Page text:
From the way I understand it, the long-term errosion problem is a major factor as well. Even without another big hurricane a lot of land is expected to be lost over the next century due to normal errosion. It makes no sense to fight Mother Nature like that -- particularly if you have to ask other people to donate money to do it.

    llg
  6. by   Tweety
    It's only been three months.

    I'm tending to agree that it doesn't make much sense to rebuild under such precarious conditions. But we do it all the time on the Gulf Coast. How many times has places like Pensicola rebuilt only to be slammed again. Poor Polk County Florida got hit with three hurricanes in one year and is still trying to rebuild. I betcha Biloxi is rebuilding. Then again, these places weren't a vibrant city nearly half a million. So I too have mixed emotions.

    I agree with the writer. It doesn't make sense to rebuild without assurance that it will be flood proof.
  7. by   Katnip
    Tweety brought up the points I was going to make. We've rebuilt many cities in hurricane and earthquake-prone areas. Often more than once.

    I do think, though that there has to be a way to shore up and protect the area first. The government doesn't have to pay for it all either. There are plenty of private investors and developers who could make a tidy profit doing it.
  8. by   pickledpepperRN
    I think we actually agree. I hope so.


    The President said, ""We'll not just rebuild, we'll build higher and better,"
    The estimated cost is about 1/3 the tax cut passed last week.

    If music is the spirit of a country New Orleans is America's soul.

    I'm not so much thinking it must be the same houses, Circle K stores, and locations.
    But there must be a PLAN. A plan to bring the people who want to return back.
    The musicians, chefs, all the lovers of music and the arts? Without those who grew up where there is a school band marching in the street each and every school day and kids tap dancing on the corner you may as well go the a Disney "New Orleans Square". Where else is being a street musician an entry level job with respect and opportunity for promotion?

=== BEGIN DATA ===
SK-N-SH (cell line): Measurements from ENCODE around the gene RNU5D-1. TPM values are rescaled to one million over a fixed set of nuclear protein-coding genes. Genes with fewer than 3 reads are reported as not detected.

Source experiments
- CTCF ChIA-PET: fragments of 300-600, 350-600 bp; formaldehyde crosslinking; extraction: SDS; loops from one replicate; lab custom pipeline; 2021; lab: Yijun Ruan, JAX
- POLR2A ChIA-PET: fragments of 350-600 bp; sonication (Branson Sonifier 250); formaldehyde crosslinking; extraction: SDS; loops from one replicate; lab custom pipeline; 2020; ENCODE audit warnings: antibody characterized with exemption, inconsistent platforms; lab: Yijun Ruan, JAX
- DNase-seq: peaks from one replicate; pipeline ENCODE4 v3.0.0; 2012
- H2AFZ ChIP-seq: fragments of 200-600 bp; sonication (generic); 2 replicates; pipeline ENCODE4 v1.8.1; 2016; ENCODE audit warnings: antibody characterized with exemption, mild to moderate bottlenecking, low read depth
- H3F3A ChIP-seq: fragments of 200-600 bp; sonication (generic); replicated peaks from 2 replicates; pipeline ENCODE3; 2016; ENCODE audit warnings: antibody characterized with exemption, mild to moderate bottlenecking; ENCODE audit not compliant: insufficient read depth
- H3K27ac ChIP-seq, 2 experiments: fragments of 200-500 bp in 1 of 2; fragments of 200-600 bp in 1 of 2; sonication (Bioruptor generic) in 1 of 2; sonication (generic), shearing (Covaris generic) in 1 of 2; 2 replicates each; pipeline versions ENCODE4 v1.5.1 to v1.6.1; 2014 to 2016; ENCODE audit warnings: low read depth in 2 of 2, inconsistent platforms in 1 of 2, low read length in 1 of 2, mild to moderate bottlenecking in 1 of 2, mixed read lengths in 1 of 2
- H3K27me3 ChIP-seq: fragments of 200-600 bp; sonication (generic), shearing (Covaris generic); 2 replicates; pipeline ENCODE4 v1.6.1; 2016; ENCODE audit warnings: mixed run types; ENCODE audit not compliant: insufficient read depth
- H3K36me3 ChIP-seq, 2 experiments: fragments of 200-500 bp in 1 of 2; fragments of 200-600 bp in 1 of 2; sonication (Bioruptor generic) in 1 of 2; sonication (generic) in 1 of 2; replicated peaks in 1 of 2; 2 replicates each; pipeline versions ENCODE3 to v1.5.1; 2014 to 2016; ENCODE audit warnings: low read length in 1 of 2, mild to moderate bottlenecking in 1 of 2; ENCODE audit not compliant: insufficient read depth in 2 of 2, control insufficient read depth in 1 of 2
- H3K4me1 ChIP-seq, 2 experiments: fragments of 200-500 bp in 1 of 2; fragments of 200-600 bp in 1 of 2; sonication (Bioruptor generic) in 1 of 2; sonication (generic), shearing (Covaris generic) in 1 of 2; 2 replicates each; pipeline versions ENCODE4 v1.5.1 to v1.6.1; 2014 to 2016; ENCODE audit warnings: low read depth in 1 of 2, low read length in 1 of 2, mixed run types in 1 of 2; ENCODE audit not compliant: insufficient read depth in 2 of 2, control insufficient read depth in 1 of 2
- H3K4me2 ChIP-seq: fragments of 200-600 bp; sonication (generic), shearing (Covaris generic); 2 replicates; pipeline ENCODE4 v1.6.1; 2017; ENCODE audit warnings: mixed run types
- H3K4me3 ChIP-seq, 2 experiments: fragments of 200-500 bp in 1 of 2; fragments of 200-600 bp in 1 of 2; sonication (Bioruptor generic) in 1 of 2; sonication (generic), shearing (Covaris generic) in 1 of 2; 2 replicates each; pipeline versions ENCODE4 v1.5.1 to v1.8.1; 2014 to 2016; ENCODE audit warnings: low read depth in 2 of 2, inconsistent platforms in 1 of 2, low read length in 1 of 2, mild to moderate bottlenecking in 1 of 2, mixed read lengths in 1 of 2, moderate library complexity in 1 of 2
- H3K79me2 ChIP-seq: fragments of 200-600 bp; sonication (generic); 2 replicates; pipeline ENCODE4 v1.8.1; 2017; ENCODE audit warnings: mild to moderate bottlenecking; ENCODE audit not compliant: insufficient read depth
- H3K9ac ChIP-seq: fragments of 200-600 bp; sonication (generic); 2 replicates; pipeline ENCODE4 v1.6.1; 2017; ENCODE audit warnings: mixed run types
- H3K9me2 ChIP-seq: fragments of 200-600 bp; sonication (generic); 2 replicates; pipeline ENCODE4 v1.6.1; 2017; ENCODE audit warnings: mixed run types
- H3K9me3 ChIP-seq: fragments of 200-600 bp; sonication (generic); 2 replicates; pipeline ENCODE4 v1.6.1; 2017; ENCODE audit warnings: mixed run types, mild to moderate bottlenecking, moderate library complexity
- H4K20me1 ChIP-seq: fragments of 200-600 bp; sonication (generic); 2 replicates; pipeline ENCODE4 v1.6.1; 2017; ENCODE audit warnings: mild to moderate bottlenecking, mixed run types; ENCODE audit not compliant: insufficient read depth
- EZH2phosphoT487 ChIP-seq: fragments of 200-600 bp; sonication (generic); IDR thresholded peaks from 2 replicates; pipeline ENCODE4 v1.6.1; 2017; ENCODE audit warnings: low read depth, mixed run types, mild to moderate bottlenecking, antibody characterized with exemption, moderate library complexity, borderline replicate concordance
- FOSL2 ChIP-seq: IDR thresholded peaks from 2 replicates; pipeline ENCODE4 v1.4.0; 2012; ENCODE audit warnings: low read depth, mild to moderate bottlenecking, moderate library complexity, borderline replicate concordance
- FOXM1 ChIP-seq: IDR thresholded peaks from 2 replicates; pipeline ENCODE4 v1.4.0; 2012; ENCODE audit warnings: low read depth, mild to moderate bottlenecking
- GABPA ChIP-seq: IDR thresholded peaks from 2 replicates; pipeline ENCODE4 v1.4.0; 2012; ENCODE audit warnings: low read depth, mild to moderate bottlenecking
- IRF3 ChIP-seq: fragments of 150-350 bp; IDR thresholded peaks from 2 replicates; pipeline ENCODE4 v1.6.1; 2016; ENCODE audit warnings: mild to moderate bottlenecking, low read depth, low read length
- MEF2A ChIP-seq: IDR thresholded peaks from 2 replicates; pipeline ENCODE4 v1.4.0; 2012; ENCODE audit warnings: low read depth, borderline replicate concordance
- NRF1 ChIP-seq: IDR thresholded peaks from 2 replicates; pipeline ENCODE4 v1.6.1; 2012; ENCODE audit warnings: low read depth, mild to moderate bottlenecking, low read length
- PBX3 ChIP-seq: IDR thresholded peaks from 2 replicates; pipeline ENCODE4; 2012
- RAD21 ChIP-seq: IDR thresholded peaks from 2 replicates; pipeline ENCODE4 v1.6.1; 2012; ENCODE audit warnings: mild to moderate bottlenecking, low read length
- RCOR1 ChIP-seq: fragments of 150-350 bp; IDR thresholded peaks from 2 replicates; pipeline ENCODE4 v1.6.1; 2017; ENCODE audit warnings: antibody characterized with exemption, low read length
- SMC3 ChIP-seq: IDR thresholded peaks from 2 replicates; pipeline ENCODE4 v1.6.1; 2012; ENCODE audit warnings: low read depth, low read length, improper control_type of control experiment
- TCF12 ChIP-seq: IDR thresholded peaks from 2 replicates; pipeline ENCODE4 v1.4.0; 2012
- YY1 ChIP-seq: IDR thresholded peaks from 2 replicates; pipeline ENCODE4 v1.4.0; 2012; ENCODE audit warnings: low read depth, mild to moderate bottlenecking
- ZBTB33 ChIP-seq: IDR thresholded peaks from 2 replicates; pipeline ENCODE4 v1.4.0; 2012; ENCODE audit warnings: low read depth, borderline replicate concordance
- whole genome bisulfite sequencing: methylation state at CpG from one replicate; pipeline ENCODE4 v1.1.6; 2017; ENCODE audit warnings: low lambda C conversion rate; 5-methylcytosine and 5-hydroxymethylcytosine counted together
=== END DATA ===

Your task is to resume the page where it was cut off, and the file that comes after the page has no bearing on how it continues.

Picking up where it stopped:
What other city produced a little boy who stopped a war on another continent?
    With a smile and with love?

    Sure Wynton Marsalis, Harry Connick Jr., and Aaron Neville will do OK. But what of the next generation of greats? What of the city they love.
    It will be sad for the world if this goes on too long.


    From the article:
    "If the rest of the nation has decided it is too expensive to give the people of New Orleans a chance at renewal, we have to tell them so....
    ... We must tell them America is too broke and too weak to rebuild one of its great cities."...
    http://www.democracynow.org/print.pl.../12/09/1444207
    For audio & video - http://www.democracynow.org/article..../12/09/1444207
    How Many Are Missing and Dead After Katrina? Three Months After the Hurricane, the Numbers are Still Unknown


    http://www.democracynow.org/article..../12/09/1443240
    New Orleans Evacuees and Activists Testify at Explosive House Hearing on the Role of Race and Class in Government's Response to Hurricane Katrina
  9. by   VeryPlainJane
    Bush Administration announces plan to spend 3.1 brazillion dollars to rebuild the levees in Atlantis.. er New Orleans

    http://www.cnn.com/2005/POLITICS/12/....ap/index.html
  10. by   pickledpepperRN
    Well whadda ya know?

    Seriously, I hope work goes quickly.
    It will be different. Who knows? Could be new and wonderful.